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Dental crowns

Dental crowns are permanent tooth covers that are cemented to chipped, cracked or broken teeth to improve their appearance and function.

Is it really necessary to crown a tooth that has a single root? It is not a molar or in the front.

Kamini Talati (Port Saint Lucie, FL) on Sep 7, 2011
A tooth that has had a root canal becomes weak from the inside out. The tooth will become weak and it may fracture or break if it is not crowned.
Debra Glassman (New York, NY) on Sep 7, 2011
I think you mean. "Do I have to crown a tooth that had a single root canal in the front?" Generally Root Canal teeth are more brittle than natural teeth. If the amount of tooth structure was removed was very small you may get away with a small composite filling on the inside of your mouth. If there were previous large fillings your dentist may want to crown the tooth to prevent future fractures. Somtimes I will just place a post in the top portion of the root canal with a filling for added strength.
Michael Apa (New York, NY) on Sep 7, 2011
That's a hard question to answer without all of the history on the tooth. I would say is that it's never necessary to crown a tooth unless the tooth is broken down and needs the strength of a crown.
Brian Gray (Washington, DC) on Sep 7, 2011
Crowns are placed to protect the tooth structure in the mouth. The amount of roots do not play a direct role - so long as there is enough root support. So any tooth can be a candidate for a crown.
Aziza Askari (Farmington Hills, MI) on Sep 7, 2011
A dental crown restores function, strength, and shape to a tooth damaged beyond what a filling, inlay, or onlay can repair. Some causes for a crown include a deep cavity; a worn-out filling, inlay, or onlay; a fracture or chip; or worn-down enamel. Regardless of the location of the affected tooth, a crown allows the damaged tooth to remain intact and alive. With a porcelain crown, your smile will remain white and beautiful -- no one has to know you have a crown. You can visit to read more about crowns and cosmetic dental restorations.
Christopher Baer (Aurora, CO) on Sep 7, 2011
It really depends. We do not base the need for a crown on a tooth based on the number of roots it has. Crowns are done on teeth to protect the tooth from fracture, rebuild a tooth has has had large fillings or decay, on teeth that have had root canals, or for cosmetic/esthetic changes to teeth. Sometimes we can place a veneer instead of a crown on a tooth with a single root.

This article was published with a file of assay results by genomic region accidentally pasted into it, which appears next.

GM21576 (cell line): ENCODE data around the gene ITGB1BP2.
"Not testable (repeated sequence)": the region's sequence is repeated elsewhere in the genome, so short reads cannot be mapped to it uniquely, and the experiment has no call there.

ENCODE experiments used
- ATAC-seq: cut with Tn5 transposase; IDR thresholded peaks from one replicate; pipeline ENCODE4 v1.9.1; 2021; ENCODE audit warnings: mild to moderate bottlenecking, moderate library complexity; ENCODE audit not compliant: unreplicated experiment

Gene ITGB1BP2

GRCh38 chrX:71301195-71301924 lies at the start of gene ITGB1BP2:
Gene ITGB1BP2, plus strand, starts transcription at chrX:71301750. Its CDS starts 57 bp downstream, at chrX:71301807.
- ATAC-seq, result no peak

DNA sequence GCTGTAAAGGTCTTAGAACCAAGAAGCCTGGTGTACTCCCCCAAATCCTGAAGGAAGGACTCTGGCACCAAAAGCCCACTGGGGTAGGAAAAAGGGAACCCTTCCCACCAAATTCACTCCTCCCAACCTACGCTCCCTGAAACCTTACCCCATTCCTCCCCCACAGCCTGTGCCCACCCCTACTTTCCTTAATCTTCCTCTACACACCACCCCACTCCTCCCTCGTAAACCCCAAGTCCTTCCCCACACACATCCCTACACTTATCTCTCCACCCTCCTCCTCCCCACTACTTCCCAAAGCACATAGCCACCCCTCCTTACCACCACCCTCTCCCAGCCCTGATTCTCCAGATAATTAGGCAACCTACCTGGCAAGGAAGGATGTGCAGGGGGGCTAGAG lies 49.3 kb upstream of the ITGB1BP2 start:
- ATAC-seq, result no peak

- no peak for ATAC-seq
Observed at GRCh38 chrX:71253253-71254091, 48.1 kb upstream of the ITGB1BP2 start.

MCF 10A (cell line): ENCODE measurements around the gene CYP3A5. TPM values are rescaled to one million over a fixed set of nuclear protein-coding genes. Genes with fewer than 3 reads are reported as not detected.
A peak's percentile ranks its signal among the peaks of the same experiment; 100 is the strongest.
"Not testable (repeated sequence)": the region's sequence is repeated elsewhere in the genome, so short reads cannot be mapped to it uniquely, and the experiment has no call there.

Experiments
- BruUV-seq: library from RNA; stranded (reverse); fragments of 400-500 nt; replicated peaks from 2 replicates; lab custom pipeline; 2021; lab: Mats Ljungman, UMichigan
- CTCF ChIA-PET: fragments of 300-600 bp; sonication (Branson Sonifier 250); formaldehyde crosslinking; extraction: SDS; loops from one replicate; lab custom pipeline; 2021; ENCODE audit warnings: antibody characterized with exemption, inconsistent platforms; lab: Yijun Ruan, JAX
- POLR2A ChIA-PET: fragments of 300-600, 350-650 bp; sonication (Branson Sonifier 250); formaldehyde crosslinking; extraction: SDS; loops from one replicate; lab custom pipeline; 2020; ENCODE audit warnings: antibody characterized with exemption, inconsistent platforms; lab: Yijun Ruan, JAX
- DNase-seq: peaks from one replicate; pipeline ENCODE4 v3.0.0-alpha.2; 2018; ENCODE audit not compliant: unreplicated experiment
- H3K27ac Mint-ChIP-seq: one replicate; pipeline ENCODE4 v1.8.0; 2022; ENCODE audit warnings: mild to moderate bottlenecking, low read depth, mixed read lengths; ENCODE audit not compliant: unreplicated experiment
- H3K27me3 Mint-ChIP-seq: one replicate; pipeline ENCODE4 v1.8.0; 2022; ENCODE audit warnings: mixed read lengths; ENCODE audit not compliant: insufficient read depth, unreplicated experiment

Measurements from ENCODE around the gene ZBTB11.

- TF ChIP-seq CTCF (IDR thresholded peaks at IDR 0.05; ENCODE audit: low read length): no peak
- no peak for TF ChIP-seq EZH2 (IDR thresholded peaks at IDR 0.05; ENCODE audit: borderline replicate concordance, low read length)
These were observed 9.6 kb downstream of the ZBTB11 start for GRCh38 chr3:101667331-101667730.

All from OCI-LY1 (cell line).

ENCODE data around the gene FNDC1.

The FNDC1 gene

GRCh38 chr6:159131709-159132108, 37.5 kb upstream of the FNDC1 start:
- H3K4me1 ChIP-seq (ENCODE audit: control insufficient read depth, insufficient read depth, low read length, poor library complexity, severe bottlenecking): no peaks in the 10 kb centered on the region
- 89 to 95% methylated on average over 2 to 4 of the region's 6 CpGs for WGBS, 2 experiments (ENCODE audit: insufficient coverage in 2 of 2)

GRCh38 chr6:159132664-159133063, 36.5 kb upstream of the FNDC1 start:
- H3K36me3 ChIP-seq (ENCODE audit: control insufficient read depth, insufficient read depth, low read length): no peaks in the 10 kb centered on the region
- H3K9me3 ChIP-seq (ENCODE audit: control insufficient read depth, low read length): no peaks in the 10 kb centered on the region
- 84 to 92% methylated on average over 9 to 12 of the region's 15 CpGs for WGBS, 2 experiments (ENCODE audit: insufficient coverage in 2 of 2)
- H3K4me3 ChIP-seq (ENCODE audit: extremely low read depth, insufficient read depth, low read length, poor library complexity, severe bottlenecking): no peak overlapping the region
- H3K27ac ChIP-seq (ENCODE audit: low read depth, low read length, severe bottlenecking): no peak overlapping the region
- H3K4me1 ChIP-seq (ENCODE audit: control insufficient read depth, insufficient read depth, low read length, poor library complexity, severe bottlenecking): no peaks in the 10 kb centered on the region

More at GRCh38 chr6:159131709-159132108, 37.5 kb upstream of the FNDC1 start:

Les Latner (Los Angeles, CA) on Sep 7, 2011
I assume that you are referring to a tooth that has had a root canal treatment. Teeth that have had a root canal treatment are generally teeth that have been infected by caries several times and have had several fillings over time. All of that can leave an inadequate amount of tooth structure, and over time the remaining tooth will often break off. A tooth that has had a root canal is usually more brittle and thus more likely to break. For this reason, no matter an anterior or posterior tooth, a crown is usually recommended. The times that it might not be recommended is when there is still enough tooth structure remaining.
Leonard Tau (Philadelphia, PA) on Sep 7, 2011
I assume that you had a root canal and are wondering if you need a crown. It does not matter what how many roots a tooth has if you need a crown.
Steven Bader (Newton Centre, MA) on Sep 7, 2011
Your question is a little unclear. If you are asking about a root canal treated tooth with a single root, it usually is better to place a crown to protect the remainder of the tooth from fracturing. If that is not your situation please repost your question. I hope that helps! Best of luck.
Amanda Seay (Mount Pleasant, SC) on Sep 7, 2011
That really depends on a number of factors. If you have insufficient tooth structure remaining then you can be at risk for future fractures no matter where the tooth is in the mouth. Your bite on that tooth, whether the tooth is vital or non-vital, the integrity of the tooth and existing restoration all play a part in your dentist deciding on the best treatment.
Ramin Tabib (New York, NY) on Oct 25, 2011
This is an excellent question. The simple answer is No. The more complicated answer is maybe. If a single rooted tooth that has a root canal did not have large fillings to begin with, then yes you can forgo a crown placement. However, if the tooth has large fillings that replaced the previously decayed tooth, then it’s important to place a crown on that tooth. Although root canals treatment eliminates the infection, it also weakens the tooth. This weakening happens as result of gaining access to the root of the tooth. In order to eliminate the need to place a crown on a single rooted tooth, there has to be an ample amount of tooth above the gum line that did not have fillings to begin with. This is very rare since most root canals are caused by previous fillings that outlived their usefulness and started to leak in bacteria that damaged and infected the root of the tooth.